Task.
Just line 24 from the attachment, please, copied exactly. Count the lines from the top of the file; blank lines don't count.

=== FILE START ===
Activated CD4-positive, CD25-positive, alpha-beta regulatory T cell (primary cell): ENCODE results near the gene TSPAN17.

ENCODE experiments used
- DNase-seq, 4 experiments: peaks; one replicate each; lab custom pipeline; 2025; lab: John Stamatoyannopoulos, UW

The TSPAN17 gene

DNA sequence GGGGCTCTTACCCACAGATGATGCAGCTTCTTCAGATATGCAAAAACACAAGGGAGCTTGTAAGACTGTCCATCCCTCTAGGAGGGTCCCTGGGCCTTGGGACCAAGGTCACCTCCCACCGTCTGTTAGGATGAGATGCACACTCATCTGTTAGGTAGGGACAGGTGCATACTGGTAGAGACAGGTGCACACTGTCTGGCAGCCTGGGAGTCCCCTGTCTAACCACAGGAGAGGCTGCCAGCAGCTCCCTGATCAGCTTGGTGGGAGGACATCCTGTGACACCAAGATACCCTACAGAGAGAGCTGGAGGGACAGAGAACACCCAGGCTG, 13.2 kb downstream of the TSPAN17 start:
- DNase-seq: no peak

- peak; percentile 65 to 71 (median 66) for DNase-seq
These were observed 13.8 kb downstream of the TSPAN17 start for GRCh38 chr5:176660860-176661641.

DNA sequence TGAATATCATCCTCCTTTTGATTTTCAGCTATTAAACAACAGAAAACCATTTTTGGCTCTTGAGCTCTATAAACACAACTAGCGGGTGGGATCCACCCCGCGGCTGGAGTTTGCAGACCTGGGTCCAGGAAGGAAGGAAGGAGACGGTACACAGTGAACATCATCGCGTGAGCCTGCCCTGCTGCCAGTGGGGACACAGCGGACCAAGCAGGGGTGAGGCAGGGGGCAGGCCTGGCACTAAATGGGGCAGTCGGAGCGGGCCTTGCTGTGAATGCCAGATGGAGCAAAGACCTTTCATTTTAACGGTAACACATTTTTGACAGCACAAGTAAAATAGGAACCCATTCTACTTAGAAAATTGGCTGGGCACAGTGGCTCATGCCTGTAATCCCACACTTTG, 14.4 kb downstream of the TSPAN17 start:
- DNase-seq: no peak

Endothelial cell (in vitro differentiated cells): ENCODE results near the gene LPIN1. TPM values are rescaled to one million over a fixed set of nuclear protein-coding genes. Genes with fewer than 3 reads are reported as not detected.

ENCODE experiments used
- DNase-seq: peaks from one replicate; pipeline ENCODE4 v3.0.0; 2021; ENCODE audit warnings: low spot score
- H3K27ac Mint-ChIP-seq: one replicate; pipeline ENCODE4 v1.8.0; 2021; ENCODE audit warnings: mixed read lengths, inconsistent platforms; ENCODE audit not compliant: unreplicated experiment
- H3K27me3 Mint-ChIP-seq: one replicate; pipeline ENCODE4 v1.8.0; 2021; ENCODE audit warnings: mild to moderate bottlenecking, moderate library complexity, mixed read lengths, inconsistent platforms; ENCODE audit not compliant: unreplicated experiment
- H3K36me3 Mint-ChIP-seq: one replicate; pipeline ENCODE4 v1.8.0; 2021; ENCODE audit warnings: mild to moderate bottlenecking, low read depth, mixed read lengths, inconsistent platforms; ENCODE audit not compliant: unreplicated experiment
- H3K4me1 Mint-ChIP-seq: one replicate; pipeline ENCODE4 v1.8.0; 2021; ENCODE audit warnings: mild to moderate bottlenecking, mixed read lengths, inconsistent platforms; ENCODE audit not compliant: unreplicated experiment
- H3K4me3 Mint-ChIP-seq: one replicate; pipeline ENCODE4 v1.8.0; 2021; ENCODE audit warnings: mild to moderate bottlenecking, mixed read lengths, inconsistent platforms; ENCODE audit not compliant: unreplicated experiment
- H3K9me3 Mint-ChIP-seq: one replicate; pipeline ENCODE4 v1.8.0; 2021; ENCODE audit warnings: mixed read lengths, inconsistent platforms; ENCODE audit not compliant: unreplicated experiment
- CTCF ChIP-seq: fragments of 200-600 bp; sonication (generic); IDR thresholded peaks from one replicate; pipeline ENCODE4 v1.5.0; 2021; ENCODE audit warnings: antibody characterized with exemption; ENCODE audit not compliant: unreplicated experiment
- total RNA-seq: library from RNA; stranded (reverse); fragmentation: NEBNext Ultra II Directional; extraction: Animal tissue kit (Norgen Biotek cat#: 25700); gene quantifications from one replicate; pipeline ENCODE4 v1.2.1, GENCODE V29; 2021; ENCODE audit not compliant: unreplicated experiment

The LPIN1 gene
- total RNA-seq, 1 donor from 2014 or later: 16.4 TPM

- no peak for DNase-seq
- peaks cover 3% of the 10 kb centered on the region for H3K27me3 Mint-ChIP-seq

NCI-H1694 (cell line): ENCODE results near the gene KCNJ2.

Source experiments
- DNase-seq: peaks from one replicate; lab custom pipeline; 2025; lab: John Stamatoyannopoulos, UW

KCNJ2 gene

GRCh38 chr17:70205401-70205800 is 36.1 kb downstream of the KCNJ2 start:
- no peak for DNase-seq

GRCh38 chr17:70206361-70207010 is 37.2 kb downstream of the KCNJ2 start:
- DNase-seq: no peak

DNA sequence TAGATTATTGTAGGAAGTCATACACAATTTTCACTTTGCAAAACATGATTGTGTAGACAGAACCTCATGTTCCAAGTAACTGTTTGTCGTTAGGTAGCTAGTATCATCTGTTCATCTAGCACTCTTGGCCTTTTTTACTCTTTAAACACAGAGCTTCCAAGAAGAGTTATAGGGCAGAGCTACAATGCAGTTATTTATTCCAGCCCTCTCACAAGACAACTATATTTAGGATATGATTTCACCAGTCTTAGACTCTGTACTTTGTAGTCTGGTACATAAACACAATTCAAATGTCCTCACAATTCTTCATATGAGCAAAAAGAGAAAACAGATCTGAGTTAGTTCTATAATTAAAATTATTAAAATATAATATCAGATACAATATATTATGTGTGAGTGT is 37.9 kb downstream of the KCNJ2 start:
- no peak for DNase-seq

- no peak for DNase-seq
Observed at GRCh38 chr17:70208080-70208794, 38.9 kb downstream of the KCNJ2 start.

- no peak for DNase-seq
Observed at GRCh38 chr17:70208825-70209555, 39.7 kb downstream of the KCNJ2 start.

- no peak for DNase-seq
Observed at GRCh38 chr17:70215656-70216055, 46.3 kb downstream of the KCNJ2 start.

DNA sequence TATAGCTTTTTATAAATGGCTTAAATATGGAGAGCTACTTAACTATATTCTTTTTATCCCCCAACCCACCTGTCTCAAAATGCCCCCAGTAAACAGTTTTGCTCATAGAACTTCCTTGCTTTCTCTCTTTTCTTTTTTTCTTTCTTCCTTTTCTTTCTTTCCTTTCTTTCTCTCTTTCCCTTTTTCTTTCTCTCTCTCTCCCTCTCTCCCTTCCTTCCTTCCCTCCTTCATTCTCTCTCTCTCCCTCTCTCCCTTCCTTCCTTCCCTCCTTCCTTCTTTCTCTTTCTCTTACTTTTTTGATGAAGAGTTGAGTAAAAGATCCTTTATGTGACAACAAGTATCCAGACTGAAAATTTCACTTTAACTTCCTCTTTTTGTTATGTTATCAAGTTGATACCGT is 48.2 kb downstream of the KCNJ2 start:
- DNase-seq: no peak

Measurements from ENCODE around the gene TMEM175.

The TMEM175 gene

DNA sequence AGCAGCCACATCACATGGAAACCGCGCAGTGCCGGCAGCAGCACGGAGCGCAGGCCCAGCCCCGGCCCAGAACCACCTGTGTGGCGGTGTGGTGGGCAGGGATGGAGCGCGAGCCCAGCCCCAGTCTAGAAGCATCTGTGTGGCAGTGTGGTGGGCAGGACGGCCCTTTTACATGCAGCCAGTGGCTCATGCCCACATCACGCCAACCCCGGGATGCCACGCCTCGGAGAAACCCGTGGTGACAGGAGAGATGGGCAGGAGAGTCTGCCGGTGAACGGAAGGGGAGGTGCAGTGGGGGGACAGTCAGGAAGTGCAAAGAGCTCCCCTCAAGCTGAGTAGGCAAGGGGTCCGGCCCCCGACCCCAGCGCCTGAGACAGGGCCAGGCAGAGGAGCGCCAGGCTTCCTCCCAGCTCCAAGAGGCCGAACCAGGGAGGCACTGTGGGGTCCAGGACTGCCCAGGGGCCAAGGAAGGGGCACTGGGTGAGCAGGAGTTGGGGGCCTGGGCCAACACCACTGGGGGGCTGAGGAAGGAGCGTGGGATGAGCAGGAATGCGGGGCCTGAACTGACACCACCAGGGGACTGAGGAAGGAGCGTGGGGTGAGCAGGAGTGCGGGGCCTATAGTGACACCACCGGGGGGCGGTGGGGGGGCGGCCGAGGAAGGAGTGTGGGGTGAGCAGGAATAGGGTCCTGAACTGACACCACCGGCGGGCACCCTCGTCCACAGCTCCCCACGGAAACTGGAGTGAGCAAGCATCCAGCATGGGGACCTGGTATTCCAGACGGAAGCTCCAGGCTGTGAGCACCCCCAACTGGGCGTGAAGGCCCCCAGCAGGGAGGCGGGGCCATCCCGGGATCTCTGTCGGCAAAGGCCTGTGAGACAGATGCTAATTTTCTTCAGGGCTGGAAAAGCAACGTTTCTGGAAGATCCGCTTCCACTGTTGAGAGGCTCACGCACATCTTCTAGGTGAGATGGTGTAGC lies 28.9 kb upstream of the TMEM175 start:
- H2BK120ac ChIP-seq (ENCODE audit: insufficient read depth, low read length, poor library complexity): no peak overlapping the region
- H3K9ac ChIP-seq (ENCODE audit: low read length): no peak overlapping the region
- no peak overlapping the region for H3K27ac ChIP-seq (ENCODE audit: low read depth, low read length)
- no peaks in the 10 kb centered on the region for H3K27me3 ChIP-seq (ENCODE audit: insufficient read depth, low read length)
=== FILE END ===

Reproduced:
- no peak for DNase-seq